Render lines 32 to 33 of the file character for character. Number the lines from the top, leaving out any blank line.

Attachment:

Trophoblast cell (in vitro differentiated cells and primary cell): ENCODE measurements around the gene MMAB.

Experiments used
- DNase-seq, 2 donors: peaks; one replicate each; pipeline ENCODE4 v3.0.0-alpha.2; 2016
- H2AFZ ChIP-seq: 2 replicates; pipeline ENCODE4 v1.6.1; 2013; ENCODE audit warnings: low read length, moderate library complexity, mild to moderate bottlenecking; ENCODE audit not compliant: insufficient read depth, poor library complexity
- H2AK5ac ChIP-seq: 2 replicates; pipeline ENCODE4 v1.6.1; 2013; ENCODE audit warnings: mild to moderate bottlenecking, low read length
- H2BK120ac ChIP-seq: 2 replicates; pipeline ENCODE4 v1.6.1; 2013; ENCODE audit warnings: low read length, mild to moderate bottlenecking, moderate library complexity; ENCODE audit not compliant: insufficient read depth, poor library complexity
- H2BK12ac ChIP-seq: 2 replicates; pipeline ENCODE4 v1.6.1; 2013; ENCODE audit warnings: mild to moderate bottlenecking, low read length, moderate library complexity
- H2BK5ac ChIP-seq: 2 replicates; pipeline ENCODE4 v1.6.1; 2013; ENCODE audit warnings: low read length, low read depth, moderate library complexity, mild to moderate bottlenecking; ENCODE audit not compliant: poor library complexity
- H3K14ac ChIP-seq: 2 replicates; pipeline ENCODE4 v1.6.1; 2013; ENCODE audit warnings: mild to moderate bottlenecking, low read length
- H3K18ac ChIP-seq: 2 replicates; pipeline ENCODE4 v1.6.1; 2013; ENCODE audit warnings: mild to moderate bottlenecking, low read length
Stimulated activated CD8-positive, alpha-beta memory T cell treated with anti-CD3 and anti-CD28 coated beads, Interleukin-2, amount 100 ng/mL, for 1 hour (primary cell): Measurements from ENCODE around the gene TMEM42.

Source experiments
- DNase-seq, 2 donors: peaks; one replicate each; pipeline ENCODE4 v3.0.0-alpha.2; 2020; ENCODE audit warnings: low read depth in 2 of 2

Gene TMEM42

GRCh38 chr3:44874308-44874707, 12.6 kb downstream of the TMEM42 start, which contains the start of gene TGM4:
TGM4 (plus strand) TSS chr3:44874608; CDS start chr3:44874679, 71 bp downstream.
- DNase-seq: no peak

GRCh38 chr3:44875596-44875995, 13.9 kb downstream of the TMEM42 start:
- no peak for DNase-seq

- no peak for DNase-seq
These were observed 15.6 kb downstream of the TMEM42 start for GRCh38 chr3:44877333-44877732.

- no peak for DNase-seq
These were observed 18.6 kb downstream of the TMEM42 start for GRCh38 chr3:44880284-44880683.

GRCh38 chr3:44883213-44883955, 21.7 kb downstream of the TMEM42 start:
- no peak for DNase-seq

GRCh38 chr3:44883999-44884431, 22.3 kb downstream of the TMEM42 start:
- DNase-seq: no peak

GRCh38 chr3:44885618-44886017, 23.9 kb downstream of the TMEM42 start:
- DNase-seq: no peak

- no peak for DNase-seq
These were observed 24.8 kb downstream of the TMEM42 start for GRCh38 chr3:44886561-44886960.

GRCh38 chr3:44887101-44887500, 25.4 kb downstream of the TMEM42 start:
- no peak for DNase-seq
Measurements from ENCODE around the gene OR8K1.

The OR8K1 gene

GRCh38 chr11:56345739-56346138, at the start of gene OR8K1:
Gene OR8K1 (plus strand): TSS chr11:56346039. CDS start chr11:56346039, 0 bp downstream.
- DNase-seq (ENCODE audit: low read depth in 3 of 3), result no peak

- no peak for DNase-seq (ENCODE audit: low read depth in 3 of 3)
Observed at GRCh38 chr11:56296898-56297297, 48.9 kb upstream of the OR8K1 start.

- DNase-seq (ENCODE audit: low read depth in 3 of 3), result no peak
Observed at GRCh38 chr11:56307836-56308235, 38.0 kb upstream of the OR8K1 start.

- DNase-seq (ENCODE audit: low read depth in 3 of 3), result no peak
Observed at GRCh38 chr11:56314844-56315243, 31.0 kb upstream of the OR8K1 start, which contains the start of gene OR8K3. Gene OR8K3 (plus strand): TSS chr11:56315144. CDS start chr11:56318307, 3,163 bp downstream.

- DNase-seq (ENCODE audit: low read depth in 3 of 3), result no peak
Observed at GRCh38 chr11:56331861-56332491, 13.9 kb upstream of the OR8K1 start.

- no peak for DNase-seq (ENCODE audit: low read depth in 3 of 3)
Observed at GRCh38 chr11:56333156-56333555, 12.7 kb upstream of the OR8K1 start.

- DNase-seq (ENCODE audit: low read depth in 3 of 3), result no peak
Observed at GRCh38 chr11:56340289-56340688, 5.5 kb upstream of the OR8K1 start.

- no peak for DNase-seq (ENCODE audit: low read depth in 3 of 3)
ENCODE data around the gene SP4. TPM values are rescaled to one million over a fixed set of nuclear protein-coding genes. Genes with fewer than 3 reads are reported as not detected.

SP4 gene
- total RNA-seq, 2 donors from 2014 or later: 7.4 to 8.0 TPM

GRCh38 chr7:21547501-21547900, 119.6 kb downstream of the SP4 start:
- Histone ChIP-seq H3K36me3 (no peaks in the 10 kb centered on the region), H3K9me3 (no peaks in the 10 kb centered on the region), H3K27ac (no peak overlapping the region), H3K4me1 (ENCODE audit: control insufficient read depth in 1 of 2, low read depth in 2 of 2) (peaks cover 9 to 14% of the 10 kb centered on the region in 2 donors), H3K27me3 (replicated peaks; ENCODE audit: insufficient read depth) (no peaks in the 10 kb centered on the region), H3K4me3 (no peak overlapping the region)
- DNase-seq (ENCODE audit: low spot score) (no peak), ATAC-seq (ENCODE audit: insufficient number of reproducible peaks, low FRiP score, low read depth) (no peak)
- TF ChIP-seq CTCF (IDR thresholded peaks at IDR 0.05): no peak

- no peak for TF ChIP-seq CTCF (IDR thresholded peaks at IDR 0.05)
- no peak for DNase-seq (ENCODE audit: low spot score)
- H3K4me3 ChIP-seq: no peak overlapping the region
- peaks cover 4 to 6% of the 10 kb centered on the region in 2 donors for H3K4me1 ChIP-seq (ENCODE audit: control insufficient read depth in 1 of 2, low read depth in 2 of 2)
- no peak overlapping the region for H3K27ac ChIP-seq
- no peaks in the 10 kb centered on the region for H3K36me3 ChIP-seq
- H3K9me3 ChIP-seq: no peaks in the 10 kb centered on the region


GRCh38 chr3:44887101-44887500, 25.4 kb downstream of the TMEM42 start:
- no peak for DNase-seq